Rwanda is developing a national sustainable mobility policy to facilitate the transition to e-mobility as the country continues strives for low carbon economic growth. The policy will strengthen collaboration between the private sector and the Government of Rwanda, attract investment in electric mobility solutions, foster new transport innovations and enhance the usage of non-motorised transport as a part of a wider transit oriented development policy.
Rwanda’s transport sector is highly dominated by internal combustion engine (ICE) vehicles (mostly old vehicles imported from abroad) , with each of the over 264 500 car registered in Rwanda powered by gasoline or diesel. The transport sector is rapidly growing, with an annual vehicle growth rate of about 12% according to Rwanda’s Ministry of Infrastructure. These fuel-powered vehicles are the biggest contributor to poor air quality along busy roads in Rwanda, according to a 2017 study on air pollution carried by REMA, Rwanda’s environment watchdog.
Among key proposed actions is to transition to electric vehicles, with the country aiming to have 20% of all buses transition to electric by 2030 and introduction of incentives for the adotpion of electric vehicles.
GGGI is supporting the transition to electric vehicles through supporting strategy and policy formulation, awareness creation and conducting assessments and research to support informed decision making. Specifically, GGGI Rwanda Sustainable Mobility Program supports the government of Rwanda to (i) provide strategic advice on the development of Rwanda’s e-mobility transition, specifically in the adoption of electric vehicles (including electric buses), (ii) Support in the formulation of the Transport Policy, Transport Master Plan, and regulatory framework governing the adoption of e-mobility, (iii) Strengthening of non-motorised infrastructure prioritization and engagement of vulnerable groups and (iv) resource mobilization.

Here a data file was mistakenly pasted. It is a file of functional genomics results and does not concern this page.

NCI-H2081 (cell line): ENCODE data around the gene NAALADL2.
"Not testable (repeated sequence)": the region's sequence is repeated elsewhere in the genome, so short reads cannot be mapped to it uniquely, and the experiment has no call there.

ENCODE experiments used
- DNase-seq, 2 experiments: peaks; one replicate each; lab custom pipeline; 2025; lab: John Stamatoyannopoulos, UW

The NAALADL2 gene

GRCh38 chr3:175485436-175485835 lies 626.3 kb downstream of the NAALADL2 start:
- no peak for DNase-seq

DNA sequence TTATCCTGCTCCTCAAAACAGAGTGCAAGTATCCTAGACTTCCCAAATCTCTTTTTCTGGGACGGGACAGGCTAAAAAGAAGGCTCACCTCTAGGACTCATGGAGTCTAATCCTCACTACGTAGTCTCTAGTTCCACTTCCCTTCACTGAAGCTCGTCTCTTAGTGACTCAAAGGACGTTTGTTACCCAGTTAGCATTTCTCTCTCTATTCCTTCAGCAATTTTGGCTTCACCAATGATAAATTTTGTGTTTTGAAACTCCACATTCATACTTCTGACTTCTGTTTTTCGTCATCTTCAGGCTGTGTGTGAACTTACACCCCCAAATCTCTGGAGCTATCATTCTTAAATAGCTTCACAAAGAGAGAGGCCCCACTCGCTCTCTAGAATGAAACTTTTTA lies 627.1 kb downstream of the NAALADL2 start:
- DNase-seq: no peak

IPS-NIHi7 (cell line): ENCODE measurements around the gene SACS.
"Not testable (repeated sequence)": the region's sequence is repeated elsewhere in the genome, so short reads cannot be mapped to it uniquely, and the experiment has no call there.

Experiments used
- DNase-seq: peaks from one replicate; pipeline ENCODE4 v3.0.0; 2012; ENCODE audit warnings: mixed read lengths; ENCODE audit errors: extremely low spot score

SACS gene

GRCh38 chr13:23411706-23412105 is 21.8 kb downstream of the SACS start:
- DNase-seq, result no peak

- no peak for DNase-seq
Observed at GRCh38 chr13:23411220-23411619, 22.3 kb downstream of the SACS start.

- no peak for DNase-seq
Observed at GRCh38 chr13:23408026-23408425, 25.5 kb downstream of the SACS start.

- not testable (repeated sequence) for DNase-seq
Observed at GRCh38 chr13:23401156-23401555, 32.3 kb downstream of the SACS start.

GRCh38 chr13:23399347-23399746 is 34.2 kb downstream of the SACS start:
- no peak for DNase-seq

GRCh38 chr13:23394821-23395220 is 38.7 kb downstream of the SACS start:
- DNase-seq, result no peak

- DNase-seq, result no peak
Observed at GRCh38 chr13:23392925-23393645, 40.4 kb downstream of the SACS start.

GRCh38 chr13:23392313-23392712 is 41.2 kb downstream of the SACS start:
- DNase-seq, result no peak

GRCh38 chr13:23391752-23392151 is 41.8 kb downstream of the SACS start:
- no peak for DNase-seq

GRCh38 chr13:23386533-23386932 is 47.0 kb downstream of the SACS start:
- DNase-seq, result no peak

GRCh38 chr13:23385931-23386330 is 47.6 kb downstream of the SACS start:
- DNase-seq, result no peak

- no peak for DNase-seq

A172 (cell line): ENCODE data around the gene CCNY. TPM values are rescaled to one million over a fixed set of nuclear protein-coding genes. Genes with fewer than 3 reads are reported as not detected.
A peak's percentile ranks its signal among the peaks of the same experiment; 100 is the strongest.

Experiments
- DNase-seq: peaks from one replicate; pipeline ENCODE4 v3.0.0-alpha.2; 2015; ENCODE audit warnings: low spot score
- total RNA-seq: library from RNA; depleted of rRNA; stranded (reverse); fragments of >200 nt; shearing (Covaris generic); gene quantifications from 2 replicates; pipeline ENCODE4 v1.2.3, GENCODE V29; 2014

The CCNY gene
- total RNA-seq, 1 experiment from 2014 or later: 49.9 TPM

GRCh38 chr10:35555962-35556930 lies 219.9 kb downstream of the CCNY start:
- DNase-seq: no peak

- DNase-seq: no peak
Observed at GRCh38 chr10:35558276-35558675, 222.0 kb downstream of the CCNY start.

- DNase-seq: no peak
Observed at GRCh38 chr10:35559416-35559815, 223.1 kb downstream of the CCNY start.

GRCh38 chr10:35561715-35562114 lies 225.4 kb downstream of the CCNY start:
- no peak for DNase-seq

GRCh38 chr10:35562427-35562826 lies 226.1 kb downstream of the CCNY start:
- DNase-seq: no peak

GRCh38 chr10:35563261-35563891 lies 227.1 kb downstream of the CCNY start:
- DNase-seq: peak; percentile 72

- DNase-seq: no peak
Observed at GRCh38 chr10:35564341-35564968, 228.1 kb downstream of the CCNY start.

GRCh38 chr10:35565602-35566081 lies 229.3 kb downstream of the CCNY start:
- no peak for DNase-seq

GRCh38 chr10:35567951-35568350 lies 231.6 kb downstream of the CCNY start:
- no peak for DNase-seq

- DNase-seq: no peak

Investing in sustainable mobility is expected to reduce levels of pollution and emissions from the transport sector and improve the overall commute experience across the country.
2. Attracting e-mobility investments
Rwanda has seen an increase in major e-mobility investments thanks to the country’s friendly doing business environment. For example, VW Mobility Solutions, Victoria Autofast Rwanda, Ampersand, Rwanda Electric Motorcycle Ltd and Safi/Gura Ride have all significantly invested in electric cars and motorbikes. Rwanda welcomes investments that support the transition to clean and green mobility.
3. Introducing e-mobility incentives
The estimated cost of transitioning to e-mobility and the adoption of electric vehicles in Rwanda is US $900 million. However, transitioning to electric motorcycles alone would save the Rwandan economy Rwf 23 billion (US $22 million) in fuel imports every year.
That’s why the Government of Rwanda has introduced numerous fiscal and non-fiscal incentives to fast-track the electric mobility transition and attract additional investments in the growing industry. These incentives include:
● Low Charging Costs: Costs for charging stations will be priced at the lowest industrial tariff, which is significantly lower than the residential tariff. Electric vehicle owners will also benefit from reduced tariffs when charging during off peak hours – from 11pm to 8am.